So we have to face facts: Students’ perceptions right now make up their reality, and currently many perceive their debt as a suffocating monster they can’t escape. Slowly but surely, that perception will impact students’ decisions on whether to take on debt to attend college. As the recent Boston Globe Magazine article “Why Some Small Colleges Are in Big Trouble” noted: “After years of seemingly being willing to pay whatever colleges sought, students and their families have become intensely price-conscious. As tuition continues to rise ahead of family income, fueling student debt, a record 43% of freshmen nationwide surveyed by the University of California, Los Angeles in fall 2012 said cost had been a major factor in their college choices, up from 31% a decade ago.”
That could be particularly bad news for New England higher education, home to so many private higher-cost institutions. The Wall Street Journal recently reported that as of May 1, early reports suggest some non-top-tier schools fell 10% to 20% short of enrollment targets. Meanwhile, in Massachusetts alone, 25 colleges and universities still had space available in the current class for freshmen or transfer students at the close of the most recent admissions season.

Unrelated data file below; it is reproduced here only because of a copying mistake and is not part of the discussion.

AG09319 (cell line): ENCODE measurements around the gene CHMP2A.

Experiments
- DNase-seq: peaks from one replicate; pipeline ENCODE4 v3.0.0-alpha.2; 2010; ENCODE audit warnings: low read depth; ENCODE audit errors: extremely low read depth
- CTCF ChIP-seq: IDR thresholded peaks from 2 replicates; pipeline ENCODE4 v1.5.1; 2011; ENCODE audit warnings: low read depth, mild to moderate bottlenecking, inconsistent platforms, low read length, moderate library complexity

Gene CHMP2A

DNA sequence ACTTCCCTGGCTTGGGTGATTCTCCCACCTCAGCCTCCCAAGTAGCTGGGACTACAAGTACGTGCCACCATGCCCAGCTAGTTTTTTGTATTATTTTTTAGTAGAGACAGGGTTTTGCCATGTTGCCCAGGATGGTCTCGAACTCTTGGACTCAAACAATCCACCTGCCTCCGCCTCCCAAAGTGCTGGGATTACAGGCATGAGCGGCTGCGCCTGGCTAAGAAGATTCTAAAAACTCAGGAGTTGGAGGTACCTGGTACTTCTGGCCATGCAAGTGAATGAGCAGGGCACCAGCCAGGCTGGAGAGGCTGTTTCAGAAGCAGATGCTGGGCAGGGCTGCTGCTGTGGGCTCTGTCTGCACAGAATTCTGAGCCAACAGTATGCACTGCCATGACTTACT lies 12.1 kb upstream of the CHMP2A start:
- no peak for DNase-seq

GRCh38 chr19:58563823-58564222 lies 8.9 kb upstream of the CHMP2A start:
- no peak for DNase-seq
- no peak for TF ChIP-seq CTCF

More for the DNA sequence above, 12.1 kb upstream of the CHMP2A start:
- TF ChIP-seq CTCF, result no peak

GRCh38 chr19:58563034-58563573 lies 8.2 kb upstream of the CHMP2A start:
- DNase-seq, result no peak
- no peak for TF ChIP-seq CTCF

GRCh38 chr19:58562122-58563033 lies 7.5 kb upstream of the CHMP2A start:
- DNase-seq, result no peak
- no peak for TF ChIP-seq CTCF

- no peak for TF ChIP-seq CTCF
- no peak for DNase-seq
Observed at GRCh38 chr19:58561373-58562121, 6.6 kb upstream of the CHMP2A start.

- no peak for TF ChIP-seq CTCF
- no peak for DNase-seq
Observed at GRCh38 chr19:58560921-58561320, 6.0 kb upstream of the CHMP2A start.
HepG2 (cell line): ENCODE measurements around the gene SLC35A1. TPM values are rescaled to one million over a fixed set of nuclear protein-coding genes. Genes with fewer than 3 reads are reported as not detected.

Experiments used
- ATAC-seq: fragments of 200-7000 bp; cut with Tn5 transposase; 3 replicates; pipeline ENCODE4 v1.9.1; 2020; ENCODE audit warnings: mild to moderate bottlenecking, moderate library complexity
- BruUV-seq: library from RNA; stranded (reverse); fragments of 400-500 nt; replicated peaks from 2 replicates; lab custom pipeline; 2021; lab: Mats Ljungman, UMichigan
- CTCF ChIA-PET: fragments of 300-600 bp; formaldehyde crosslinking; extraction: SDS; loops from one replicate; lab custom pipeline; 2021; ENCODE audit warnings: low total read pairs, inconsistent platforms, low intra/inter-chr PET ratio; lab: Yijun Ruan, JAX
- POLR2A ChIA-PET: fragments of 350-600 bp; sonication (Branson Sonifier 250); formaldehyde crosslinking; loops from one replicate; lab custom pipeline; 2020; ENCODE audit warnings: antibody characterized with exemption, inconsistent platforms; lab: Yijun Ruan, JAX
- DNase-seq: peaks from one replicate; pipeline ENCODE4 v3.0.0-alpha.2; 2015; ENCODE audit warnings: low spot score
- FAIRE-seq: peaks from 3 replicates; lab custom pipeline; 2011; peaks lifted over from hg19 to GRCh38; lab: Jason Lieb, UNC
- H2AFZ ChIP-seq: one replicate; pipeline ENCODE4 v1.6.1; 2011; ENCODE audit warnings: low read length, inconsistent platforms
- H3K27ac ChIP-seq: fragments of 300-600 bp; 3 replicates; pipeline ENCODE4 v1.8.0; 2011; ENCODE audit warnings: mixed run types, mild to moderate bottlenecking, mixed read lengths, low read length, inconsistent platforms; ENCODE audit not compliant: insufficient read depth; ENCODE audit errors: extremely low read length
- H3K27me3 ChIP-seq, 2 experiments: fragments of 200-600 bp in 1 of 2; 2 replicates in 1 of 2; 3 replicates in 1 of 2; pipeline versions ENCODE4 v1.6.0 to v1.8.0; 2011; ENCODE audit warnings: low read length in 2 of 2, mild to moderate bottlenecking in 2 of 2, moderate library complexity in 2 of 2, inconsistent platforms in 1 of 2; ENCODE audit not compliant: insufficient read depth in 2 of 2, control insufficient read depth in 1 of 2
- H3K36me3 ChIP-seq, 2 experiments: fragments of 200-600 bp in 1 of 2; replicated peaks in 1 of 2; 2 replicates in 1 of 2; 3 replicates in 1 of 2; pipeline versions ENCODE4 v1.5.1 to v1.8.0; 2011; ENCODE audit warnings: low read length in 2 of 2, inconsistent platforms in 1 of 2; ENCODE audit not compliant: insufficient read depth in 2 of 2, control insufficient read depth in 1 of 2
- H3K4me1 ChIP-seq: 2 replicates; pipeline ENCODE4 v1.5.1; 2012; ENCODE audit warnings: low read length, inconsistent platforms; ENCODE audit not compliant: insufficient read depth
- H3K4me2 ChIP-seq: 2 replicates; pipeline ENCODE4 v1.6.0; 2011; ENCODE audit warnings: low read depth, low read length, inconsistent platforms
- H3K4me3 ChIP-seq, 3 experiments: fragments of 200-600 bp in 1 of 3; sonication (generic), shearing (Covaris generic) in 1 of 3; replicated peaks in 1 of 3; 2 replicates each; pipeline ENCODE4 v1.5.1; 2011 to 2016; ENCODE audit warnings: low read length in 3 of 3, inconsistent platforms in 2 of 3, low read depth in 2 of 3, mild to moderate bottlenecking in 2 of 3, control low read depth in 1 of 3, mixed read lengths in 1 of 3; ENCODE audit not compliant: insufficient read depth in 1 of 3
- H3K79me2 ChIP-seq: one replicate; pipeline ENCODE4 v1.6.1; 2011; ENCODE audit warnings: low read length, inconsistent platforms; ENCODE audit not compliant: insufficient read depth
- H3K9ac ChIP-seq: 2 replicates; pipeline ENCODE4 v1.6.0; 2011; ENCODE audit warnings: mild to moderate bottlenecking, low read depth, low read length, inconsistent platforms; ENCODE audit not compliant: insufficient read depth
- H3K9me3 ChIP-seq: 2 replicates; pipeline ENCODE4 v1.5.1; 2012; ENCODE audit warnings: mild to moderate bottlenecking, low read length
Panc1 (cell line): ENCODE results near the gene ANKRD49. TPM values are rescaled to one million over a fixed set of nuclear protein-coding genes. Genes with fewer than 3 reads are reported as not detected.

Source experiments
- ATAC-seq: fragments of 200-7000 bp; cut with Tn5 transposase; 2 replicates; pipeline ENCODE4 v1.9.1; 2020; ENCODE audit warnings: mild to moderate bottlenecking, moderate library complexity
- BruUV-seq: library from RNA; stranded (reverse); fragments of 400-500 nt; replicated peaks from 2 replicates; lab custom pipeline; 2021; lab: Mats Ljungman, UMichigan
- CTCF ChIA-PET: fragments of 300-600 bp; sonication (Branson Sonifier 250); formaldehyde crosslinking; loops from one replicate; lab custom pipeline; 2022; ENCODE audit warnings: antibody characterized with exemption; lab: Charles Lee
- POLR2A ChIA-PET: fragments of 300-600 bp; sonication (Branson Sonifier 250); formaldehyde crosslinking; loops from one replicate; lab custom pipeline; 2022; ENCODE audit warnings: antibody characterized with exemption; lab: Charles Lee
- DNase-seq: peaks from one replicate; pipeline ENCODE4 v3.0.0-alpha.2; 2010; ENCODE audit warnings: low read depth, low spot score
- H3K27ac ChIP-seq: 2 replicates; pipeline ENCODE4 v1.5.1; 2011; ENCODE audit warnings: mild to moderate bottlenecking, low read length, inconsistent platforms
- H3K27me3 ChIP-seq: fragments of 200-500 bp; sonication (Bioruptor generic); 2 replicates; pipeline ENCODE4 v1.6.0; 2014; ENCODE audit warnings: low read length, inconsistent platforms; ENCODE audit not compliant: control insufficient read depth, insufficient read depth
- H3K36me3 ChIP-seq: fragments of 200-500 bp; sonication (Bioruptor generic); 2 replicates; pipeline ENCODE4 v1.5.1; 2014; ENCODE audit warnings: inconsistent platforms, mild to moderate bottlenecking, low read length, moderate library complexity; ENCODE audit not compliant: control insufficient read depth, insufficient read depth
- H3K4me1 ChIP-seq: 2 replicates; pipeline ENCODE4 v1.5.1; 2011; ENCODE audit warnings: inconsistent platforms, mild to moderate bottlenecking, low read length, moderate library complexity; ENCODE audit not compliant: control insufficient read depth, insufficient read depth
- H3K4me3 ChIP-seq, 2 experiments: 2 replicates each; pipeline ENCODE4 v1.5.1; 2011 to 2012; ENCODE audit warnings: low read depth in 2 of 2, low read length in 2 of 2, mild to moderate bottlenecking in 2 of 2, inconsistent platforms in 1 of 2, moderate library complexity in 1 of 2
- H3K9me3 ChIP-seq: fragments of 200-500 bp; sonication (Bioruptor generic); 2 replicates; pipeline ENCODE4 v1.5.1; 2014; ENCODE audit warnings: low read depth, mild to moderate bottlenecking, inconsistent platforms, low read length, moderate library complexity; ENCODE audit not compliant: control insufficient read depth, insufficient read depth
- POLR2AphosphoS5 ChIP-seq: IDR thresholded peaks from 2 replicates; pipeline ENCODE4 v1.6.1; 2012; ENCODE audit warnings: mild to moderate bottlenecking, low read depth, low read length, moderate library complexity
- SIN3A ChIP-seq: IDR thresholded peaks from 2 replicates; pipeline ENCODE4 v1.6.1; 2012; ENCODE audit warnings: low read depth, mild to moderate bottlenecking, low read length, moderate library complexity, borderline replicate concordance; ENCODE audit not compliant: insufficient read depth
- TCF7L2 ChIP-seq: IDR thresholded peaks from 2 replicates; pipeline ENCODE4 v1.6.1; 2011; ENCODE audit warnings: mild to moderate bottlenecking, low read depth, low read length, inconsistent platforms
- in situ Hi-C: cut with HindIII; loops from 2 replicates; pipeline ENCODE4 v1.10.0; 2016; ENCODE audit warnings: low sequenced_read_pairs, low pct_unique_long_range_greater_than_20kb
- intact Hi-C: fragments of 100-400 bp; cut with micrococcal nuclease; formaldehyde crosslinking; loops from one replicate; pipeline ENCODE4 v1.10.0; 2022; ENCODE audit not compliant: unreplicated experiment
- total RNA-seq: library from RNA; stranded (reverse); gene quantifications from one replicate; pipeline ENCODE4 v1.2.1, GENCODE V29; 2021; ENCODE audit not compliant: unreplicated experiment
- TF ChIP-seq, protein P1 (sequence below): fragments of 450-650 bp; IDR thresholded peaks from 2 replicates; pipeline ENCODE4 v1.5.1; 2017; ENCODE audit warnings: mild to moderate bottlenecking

So how do we alter students’ feelings—and the public’s—about their debt?
Acknowledge it. Face it. We can’t erase the debt. Without a major shift in public policy or a dramatic decrease in college costs, debt is how we finance higher education. But we can change the way our students approach it and deal with it. We can teach them to borrow less, borrow smarter, and repay well. We can give them the information and tools they need, when they need it.
Most importantly, student loans provide a way to engage and work with students and alumni over time, to empower them to not only take control of their student loans but all of their finances—a positive learning experience for them that brings beneficial results to the institution as well. We’ll need to change our teaching methods, though, if we want our financial lessons about loans to stick. After all, higher education has long had at its disposal entrance/exit counseling that outlines the student’s basic borrowing rights and responsibilities, as well as numerous financial education curricula, yet the student debt crisis continues to escalate. We must look to new educational models that immerse students with the cutting-edge tools and techniques they’re already accustomed to using socially, such as fun game-based activities, highly interactive online environments and peer communities and competition. Deep engagement, not traditional one-way instruction, will be more effective in changing students’ financial behaviors.
We shouldn’t tell students to fear the debt, but it’s imperative we teach them to face it.
Paul Combe is president and CEO of American Student Assistance, a Boston-based nonprofit that works with more than 150 higher education institutions nationwide, including 57 in New England, to help students “Face the Red” with the SALT financial education program.